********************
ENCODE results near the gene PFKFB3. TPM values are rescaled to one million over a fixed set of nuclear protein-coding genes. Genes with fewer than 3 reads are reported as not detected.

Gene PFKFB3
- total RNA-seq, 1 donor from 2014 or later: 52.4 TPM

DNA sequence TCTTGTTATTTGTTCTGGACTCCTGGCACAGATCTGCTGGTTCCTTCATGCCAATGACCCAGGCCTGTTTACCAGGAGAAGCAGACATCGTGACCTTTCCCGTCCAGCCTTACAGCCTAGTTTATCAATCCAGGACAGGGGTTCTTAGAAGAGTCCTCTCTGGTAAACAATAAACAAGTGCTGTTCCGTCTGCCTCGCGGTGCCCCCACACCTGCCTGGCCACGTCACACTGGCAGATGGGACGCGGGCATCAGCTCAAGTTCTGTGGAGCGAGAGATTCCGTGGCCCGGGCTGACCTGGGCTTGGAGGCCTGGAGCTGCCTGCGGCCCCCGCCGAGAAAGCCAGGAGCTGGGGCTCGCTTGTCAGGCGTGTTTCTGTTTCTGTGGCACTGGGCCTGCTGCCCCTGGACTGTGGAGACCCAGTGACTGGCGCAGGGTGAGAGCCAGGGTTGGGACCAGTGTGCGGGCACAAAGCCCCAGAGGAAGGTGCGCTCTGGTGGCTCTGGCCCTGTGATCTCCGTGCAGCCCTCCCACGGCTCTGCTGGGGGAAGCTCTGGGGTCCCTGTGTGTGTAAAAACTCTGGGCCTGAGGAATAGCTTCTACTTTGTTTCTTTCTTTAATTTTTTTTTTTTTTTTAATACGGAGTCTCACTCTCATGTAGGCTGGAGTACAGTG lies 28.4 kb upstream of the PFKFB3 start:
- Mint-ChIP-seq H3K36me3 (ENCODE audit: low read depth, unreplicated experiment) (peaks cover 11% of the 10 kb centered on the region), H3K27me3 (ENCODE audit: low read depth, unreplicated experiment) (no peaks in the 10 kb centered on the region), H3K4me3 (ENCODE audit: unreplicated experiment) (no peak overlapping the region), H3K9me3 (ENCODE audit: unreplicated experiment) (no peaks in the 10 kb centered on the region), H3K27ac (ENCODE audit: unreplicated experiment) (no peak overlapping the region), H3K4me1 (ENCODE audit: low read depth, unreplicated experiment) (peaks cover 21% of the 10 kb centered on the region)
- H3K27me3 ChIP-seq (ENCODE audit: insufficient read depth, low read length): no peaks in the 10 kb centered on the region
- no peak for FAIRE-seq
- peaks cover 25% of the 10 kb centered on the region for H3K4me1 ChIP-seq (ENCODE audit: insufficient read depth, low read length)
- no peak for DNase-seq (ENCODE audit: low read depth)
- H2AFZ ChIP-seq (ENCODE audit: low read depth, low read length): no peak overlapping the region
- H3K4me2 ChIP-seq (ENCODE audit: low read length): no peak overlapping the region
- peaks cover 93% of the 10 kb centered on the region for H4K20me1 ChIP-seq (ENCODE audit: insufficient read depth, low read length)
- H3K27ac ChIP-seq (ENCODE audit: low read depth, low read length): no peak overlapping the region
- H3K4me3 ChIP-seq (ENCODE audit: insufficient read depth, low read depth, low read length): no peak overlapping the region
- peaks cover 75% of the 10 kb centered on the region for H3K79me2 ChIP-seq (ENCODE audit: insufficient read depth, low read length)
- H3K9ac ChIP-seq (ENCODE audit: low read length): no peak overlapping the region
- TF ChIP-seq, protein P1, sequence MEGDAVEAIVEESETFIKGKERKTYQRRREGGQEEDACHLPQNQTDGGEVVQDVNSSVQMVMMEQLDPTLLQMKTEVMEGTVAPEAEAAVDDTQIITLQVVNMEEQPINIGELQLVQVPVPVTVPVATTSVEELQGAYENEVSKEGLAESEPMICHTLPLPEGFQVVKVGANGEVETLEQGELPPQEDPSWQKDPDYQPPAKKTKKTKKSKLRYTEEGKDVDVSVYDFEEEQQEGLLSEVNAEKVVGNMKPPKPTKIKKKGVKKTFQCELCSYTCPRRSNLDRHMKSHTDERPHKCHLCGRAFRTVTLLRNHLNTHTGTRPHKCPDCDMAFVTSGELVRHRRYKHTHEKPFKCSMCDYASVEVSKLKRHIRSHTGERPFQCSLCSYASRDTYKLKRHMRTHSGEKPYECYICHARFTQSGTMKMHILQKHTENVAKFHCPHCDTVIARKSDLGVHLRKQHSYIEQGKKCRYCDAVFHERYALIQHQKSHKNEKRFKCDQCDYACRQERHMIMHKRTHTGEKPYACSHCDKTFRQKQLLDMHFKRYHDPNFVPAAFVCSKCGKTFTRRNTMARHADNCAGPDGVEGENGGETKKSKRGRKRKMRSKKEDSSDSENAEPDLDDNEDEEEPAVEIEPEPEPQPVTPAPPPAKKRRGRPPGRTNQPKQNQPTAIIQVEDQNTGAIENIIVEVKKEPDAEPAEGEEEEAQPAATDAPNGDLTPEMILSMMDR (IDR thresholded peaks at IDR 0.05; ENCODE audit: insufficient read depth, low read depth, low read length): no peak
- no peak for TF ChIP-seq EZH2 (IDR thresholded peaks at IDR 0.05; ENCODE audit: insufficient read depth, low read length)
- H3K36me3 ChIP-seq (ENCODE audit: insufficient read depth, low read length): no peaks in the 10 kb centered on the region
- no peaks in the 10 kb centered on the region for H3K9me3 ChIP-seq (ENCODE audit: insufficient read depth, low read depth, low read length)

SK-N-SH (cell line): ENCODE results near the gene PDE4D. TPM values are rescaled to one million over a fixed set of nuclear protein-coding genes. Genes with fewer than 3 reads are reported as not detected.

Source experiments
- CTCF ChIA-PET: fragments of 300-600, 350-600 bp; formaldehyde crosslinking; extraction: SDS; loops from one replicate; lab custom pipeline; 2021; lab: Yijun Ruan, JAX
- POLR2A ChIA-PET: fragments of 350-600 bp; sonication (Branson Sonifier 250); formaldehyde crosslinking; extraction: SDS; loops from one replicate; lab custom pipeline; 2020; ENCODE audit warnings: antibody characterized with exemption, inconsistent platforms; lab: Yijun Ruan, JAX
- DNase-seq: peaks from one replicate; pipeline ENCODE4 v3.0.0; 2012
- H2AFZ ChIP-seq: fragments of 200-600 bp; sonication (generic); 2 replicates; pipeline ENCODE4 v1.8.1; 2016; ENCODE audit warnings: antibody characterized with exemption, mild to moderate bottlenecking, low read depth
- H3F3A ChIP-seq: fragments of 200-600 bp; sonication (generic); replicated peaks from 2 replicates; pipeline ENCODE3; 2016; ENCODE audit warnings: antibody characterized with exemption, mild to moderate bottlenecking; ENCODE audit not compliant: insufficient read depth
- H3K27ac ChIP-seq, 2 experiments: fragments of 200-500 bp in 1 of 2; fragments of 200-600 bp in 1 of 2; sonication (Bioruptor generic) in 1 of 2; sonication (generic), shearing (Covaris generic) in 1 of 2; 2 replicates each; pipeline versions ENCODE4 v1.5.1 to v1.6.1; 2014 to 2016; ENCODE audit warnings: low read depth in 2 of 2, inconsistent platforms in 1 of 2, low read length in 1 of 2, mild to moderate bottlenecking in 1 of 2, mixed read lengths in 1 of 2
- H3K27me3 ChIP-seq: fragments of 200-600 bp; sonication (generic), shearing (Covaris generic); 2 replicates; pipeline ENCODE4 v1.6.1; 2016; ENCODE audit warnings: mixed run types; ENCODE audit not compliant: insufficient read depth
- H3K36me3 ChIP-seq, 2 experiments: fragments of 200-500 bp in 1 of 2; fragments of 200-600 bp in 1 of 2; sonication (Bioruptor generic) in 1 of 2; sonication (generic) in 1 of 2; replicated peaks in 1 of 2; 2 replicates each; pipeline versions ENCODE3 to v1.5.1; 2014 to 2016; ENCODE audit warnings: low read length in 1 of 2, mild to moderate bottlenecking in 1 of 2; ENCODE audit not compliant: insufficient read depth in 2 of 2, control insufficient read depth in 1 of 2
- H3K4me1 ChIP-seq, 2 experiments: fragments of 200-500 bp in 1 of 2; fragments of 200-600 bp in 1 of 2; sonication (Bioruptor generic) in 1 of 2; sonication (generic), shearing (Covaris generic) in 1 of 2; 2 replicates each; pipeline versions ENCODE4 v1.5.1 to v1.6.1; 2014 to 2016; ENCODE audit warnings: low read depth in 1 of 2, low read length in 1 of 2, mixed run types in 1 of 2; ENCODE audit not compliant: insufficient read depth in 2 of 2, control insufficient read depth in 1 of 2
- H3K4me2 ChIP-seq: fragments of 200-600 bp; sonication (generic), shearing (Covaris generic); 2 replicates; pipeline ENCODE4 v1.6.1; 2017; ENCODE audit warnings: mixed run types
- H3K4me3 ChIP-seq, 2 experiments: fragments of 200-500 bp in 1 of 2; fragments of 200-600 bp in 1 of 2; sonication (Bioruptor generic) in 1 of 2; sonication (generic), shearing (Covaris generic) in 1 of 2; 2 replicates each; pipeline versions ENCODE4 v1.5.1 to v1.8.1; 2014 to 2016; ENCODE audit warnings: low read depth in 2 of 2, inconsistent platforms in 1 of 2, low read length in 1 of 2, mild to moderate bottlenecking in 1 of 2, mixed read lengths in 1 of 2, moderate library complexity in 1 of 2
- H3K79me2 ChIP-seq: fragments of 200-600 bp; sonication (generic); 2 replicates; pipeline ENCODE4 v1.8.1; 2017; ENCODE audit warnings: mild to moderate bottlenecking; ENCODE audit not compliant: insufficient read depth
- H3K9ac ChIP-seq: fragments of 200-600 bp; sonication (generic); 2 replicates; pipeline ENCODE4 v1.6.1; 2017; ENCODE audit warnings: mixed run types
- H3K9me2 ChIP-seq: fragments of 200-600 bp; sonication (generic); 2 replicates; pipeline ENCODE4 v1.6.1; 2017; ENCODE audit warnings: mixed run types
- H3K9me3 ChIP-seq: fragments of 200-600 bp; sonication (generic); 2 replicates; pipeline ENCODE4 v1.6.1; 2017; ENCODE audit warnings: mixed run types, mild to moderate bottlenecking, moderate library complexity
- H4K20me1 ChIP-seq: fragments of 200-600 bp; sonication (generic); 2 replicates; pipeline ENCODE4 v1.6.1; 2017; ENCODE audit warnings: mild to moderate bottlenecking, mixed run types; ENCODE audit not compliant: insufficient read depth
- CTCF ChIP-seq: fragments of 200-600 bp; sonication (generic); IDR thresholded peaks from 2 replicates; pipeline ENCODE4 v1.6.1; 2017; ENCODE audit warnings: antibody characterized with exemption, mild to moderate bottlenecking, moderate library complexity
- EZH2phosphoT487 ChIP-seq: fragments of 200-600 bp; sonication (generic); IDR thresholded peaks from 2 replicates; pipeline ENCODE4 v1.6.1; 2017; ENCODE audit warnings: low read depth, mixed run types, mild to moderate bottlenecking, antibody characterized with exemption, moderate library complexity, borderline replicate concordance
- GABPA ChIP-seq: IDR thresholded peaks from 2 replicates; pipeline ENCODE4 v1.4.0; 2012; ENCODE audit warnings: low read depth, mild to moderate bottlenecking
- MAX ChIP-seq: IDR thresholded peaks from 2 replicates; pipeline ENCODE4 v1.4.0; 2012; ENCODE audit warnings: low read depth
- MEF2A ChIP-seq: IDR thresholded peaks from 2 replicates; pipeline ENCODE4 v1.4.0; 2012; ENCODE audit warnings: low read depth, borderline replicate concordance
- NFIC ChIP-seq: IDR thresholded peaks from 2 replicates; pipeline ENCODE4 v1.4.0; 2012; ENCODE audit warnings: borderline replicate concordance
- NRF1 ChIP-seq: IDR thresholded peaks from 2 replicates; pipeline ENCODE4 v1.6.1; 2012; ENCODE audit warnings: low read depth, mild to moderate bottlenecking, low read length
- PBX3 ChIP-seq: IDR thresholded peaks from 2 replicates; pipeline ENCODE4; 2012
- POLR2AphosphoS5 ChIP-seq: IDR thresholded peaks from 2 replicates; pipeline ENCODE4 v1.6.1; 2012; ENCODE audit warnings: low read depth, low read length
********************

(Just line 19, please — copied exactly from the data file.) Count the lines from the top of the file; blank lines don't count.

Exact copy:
- H3K36me3 ChIP-seq (ENCODE audit: insufficient read depth, low read length): no peaks in the 10 kb centered on the region